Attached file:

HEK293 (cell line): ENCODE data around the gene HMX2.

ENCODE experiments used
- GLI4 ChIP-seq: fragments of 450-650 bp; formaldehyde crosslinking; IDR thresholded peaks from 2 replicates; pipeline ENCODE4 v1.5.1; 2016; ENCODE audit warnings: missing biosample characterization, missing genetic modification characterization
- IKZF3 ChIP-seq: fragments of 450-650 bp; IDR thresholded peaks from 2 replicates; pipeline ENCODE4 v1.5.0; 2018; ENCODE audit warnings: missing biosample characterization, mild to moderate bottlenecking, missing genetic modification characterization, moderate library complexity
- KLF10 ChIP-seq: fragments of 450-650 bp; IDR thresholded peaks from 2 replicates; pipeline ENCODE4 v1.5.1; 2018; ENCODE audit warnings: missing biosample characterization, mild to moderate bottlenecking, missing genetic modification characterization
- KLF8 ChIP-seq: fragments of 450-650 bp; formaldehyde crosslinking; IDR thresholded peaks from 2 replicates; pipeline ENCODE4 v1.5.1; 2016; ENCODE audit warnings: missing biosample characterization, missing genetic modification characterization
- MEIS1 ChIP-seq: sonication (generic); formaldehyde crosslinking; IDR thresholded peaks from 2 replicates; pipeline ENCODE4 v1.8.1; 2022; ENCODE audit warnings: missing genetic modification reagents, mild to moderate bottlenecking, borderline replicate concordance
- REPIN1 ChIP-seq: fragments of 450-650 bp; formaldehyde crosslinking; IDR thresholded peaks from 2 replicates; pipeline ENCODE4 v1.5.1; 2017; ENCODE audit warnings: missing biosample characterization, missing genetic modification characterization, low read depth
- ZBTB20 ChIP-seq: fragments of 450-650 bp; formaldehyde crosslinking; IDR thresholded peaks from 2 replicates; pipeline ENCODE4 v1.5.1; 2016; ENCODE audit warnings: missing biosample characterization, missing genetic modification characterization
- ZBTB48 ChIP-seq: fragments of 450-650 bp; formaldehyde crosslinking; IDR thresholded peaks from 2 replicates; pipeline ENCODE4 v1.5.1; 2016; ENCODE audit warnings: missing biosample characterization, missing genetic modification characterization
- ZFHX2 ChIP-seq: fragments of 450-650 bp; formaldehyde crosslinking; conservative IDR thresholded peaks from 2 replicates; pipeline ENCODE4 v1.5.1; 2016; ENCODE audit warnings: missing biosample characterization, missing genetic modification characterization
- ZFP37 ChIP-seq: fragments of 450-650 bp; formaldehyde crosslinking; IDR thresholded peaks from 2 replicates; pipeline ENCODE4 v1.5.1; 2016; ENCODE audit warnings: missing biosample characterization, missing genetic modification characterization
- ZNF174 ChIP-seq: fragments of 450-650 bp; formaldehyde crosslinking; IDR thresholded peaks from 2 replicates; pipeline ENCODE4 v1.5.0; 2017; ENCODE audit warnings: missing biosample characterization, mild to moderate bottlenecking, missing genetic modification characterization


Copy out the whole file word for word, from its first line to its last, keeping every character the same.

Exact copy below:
HEK293 (cell line): ENCODE data around the gene HMX2.

ENCODE experiments used
- GLI4 ChIP-seq: fragments of 450-650 bp; formaldehyde crosslinking; IDR thresholded peaks from 2 replicates; pipeline ENCODE4 v1.5.1; 2016; ENCODE audit warnings: missing biosample characterization, missing genetic modification characterization
- IKZF3 ChIP-seq: fragments of 450-650 bp; IDR thresholded peaks from 2 replicates; pipeline ENCODE4 v1.5.0; 2018; ENCODE audit warnings: missing biosample characterization, mild to moderate bottlenecking, missing genetic modification characterization, moderate library complexity
- KLF10 ChIP-seq: fragments of 450-650 bp; IDR thresholded peaks from 2 replicates; pipeline ENCODE4 v1.5.1; 2018; ENCODE audit warnings: missing biosample characterization, mild to moderate bottlenecking, missing genetic modification characterization
- KLF8 ChIP-seq: fragments of 450-650 bp; formaldehyde crosslinking; IDR thresholded peaks from 2 replicates; pipeline ENCODE4 v1.5.1; 2016; ENCODE audit warnings: missing biosample characterization, missing genetic modification characterization
- MEIS1 ChIP-seq: sonication (generic); formaldehyde crosslinking; IDR thresholded peaks from 2 replicates; pipeline ENCODE4 v1.8.1; 2022; ENCODE audit warnings: missing genetic modification reagents, mild to moderate bottlenecking, borderline replicate concordance
- REPIN1 ChIP-seq: fragments of 450-650 bp; formaldehyde crosslinking; IDR thresholded peaks from 2 replicates; pipeline ENCODE4 v1.5.1; 2017; ENCODE audit warnings: missing biosample characterization, missing genetic modification characterization, low read depth
- ZBTB20 ChIP-seq: fragments of 450-650 bp; formaldehyde crosslinking; IDR thresholded peaks from 2 replicates; pipeline ENCODE4 v1.5.1; 2016; ENCODE audit warnings: missing biosample characterization, missing genetic modification characterization
- ZBTB48 ChIP-seq: fragments of 450-650 bp; formaldehyde crosslinking; IDR thresholded peaks from 2 replicates; pipeline ENCODE4 v1.5.1; 2016; ENCODE audit warnings: missing biosample characterization, missing genetic modification characterization
- ZFHX2 ChIP-seq: fragments of 450-650 bp; formaldehyde crosslinking; conservative IDR thresholded peaks from 2 replicates; pipeline ENCODE4 v1.5.1; 2016; ENCODE audit warnings: missing biosample characterization, missing genetic modification characterization
- ZFP37 ChIP-seq: fragments of 450-650 bp; formaldehyde crosslinking; IDR thresholded peaks from 2 replicates; pipeline ENCODE4 v1.5.1; 2016; ENCODE audit warnings: missing biosample characterization, missing genetic modification characterization
- ZNF174 ChIP-seq: fragments of 450-650 bp; formaldehyde crosslinking; IDR thresholded peaks from 2 replicates; pipeline ENCODE4 v1.5.0; 2017; ENCODE audit warnings: missing biosample characterization, mild to moderate bottlenecking, missing genetic modification characterization